Texas GOP chair explains controversial "critical thinking" platform language


by MARK WIGGINS / KVUE News and photojournalist ERIN COKER

Bio | Email | Follow: @MarkW_KVUE


Posted on July 24, 2012 at 6:26 PM

Updated Tuesday, Jul 24 at 6:41 PM

AUSTIN -- From blog posts to Web articles, even Comedy Central host Stephen Colbert has blasted a line in the 2012 Texas Republican platform:

Knowledge-Based Education – We oppose the teaching of Higher Order Thinking Skills (HOTS) (values clarification), critical thinking skills and similar programs that are simply a relabeling of Outcome-Based Education (OBE) (mastery learning) which focus on behavior modification and have the purpose of challenging the student’s fixed beliefs and undermining parental authority.

"For too long we have blindly accepted the idea of not blindly accepting ideas," Colbert boomed in a recent segment of "The Word," taking satirical aim at the plank approved as part of the party platform at the 2012 Texas GOP Convention in June.

"We have gotten, I would say, dozens of emails," Republican Party of Texas Chairman Steve Munisteri told KVUE Tuesday. "A lot of them were from around the country from articles that were written from people that said, 'The state Republican Party of Texas doesn't want kids to think,' and nothing could be further from the truth."

To set the record straight, KVUE met with Munisteri at the state party headquarters in downtown Austin.

"The platform plank is against a specific type of teaching called 'outcome-based education,'" explained Munisteri. "The reason why critical thinking is mentioned is some places try to disguise the program of outcome-based education and just re-label it as 'critical thinking.'"

"The fear is that if you choose an outcome, which is a set of values or goals, and that the correct answer always has to be these, that what that could foster is an educational system that's basically redefining values for children different than maybe what their parents or their community teaches them," said Munisteri. "A better to do things is to say, 'Here are the facts on different issues, you make your own conclusions.'"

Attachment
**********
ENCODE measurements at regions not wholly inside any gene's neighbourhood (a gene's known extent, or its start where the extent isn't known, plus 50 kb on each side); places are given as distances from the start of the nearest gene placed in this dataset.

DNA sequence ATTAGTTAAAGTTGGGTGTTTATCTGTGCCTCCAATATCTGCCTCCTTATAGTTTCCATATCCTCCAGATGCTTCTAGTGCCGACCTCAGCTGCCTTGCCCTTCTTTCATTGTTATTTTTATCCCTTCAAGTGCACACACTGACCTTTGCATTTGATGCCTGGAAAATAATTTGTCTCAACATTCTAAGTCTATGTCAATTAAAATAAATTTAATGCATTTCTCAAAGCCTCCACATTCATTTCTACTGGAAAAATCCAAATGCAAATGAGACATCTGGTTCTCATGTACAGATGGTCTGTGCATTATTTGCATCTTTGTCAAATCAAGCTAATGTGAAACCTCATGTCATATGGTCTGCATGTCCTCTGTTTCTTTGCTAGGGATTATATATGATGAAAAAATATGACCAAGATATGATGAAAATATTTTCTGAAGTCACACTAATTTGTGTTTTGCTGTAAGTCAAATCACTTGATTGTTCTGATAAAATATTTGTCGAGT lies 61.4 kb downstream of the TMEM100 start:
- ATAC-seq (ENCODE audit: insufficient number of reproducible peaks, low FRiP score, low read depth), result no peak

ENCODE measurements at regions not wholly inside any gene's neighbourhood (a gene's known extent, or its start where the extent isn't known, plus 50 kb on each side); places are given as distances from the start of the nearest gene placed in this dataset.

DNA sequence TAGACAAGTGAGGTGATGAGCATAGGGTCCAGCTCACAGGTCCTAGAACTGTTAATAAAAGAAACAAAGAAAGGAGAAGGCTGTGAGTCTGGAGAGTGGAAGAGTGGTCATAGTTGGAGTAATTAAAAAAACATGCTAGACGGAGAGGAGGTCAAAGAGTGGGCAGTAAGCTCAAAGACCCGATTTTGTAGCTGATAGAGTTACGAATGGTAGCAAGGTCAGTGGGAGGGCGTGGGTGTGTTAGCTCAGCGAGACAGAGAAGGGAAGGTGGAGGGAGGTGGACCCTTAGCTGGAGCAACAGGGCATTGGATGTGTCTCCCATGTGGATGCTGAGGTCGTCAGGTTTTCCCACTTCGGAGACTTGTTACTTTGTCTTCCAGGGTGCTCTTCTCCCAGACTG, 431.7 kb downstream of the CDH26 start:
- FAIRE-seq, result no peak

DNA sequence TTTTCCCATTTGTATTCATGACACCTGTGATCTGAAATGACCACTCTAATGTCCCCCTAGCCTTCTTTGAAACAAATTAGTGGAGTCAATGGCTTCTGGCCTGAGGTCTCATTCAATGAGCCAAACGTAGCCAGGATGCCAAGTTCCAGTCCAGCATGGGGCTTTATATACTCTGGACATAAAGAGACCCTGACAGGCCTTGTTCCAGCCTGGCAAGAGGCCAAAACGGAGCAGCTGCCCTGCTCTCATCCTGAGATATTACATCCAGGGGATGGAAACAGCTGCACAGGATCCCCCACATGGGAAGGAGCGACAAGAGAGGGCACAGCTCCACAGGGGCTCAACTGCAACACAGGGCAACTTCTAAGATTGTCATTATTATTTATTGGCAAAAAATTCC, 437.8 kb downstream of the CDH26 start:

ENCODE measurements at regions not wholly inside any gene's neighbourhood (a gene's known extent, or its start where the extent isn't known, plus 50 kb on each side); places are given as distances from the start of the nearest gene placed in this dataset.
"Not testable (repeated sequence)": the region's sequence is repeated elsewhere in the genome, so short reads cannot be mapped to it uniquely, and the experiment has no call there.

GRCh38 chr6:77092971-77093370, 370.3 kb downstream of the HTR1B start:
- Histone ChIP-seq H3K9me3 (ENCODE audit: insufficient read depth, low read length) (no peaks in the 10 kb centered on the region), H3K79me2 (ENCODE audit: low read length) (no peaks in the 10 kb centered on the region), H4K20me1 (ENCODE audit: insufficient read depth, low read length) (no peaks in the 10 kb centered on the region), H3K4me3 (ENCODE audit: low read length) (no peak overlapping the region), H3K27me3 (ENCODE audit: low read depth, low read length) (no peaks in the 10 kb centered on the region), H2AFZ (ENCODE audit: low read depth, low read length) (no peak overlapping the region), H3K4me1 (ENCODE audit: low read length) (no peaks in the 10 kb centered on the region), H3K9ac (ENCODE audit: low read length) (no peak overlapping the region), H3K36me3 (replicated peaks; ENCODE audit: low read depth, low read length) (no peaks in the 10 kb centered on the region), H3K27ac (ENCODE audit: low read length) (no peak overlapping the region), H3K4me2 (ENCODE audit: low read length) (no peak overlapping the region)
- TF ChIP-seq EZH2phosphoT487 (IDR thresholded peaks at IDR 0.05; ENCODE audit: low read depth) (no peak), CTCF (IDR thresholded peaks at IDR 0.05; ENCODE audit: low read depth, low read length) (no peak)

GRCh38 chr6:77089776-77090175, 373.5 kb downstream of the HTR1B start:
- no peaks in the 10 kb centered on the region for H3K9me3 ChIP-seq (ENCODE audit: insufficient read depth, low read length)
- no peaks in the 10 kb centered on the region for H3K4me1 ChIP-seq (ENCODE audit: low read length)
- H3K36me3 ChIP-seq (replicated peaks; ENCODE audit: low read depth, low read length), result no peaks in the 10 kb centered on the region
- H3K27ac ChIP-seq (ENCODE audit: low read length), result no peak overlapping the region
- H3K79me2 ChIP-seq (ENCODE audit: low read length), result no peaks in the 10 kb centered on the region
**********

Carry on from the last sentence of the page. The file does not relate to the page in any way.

Some fear "outcome-based education" could be used by instructors to steer students towards a specific view of subjects from economic policy to social issues.

"An argument could be made that 'outcome-based education' actually causes children to think less," Munisteri said. "Because what it does is give them the goals and the conclusions first and teaches those, as opposed to traditional methods where you give kids the facts and information so they make their own conclusions."

"It strikes me as very odd that the party which touts itself as 'the business party' would be against educating a workforce that has the ability to critically analyze data, processes what they're doing, has the ability to creatively attack a problem for their employer," said Monty Exter with the Association of Texas Professional Educators.

"A fundamental role of education is helping you to expand your world, the ability to acquire, assimilate and use knowledge," said Exter. "Texas educators are absolutely not out there to challenge the beliefs of kids as far as what their parents have taught them. Texas educators want to work with parents and work with communities, not against them."

Munisteri concedes it was a bad choice of words, suggesting the oversight may have occurred because of the emphasis placed this year on major changes to policy such as the state party's guest worker plank targeting illegal immigrants.

Since the platform can only be changed by a state convention, the party is stuck with it for now. Munisteri says the verbiage will be addressed when the platform committee reconvenes in 2013.

"It's a good lesson that maybe we should do a little better job of communicating," concluded Munisteri.